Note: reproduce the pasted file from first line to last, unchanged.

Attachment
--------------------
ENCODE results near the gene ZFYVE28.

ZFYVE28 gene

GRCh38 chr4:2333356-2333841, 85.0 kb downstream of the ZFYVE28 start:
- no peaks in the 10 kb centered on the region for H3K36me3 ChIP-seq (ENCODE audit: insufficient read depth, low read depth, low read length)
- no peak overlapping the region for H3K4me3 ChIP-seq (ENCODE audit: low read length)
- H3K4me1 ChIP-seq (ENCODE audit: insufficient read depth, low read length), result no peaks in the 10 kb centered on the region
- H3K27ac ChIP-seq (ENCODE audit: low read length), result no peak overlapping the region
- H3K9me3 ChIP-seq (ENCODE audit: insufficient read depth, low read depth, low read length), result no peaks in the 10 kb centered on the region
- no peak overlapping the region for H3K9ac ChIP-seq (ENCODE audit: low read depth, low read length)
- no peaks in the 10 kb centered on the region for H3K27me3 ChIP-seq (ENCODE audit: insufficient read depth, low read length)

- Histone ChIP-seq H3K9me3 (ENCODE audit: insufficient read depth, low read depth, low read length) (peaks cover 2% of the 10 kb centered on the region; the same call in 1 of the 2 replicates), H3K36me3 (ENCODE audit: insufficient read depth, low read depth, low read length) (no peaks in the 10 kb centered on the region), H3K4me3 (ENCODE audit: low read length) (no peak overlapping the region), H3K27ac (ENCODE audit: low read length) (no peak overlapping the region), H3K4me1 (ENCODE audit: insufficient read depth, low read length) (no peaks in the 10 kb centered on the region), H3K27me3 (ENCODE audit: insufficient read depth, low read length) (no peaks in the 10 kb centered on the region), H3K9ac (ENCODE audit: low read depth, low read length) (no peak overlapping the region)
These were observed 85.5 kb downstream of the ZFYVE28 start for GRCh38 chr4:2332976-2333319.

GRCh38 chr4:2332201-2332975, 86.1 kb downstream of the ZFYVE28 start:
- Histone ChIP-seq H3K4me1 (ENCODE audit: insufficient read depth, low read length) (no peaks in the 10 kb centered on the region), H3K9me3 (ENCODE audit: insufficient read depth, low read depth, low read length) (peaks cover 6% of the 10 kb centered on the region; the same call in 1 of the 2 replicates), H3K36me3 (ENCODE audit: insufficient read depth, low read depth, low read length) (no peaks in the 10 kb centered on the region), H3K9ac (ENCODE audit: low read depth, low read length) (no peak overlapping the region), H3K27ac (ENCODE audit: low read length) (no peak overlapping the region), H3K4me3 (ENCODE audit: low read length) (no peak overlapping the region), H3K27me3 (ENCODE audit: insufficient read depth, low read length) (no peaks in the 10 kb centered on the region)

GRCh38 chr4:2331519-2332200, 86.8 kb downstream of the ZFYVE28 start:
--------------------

ENCODE results near the gene ZFYVE28.

ZFYVE28 gene

GRCh38 chr4:2333356-2333841, 85.0 kb downstream of the ZFYVE28 start:
- no peaks in the 10 kb centered on the region for H3K36me3 ChIP-seq (ENCODE audit: insufficient read depth, low read depth, low read length)
- no peak overlapping the region for H3K4me3 ChIP-seq (ENCODE audit: low read length)
- H3K4me1 ChIP-seq (ENCODE audit: insufficient read depth, low read length), result no peaks in the 10 kb centered on the region
- H3K27ac ChIP-seq (ENCODE audit: low read length), result no peak overlapping the region
- H3K9me3 ChIP-seq (ENCODE audit: insufficient read depth, low read depth, low read length), result no peaks in the 10 kb centered on the region
- no peak overlapping the region for H3K9ac ChIP-seq (ENCODE audit: low read depth, low read length)
- no peaks in the 10 kb centered on the region for H3K27me3 ChIP-seq (ENCODE audit: insufficient read depth, low read length)

- Histone ChIP-seq H3K9me3 (ENCODE audit: insufficient read depth, low read depth, low read length) (peaks cover 2% of the 10 kb centered on the region; the same call in 1 of the 2 replicates), H3K36me3 (ENCODE audit: insufficient read depth, low read depth, low read length) (no peaks in the 10 kb centered on the region), H3K4me3 (ENCODE audit: low read length) (no peak overlapping the region), H3K27ac (ENCODE audit: low read length) (no peak overlapping the region), H3K4me1 (ENCODE audit: insufficient read depth, low read length) (no peaks in the 10 kb centered on the region), H3K27me3 (ENCODE audit: insufficient read depth, low read length) (no peaks in the 10 kb centered on the region), H3K9ac (ENCODE audit: low read depth, low read length) (no peak overlapping the region)
These were observed 85.5 kb downstream of the ZFYVE28 start for GRCh38 chr4:2332976-2333319.

GRCh38 chr4:2332201-2332975, 86.1 kb downstream of the ZFYVE28 start:
- Histone ChIP-seq H3K4me1 (ENCODE audit: insufficient read depth, low read length) (no peaks in the 10 kb centered on the region), H3K9me3 (ENCODE audit: insufficient read depth, low read depth, low read length) (peaks cover 6% of the 10 kb centered on the region; the same call in 1 of the 2 replicates), H3K36me3 (ENCODE audit: insufficient read depth, low read depth, low read length) (no peaks in the 10 kb centered on the region), H3K9ac (ENCODE audit: low read depth, low read length) (no peak overlapping the region), H3K27ac (ENCODE audit: low read length) (no peak overlapping the region), H3K4me3 (ENCODE audit: low read length) (no peak overlapping the region), H3K27me3 (ENCODE audit: insufficient read depth, low read length) (no peaks in the 10 kb centered on the region)

GRCh38 chr4:2331519-2332200, 86.8 kb downstream of the ZFYVE28 start: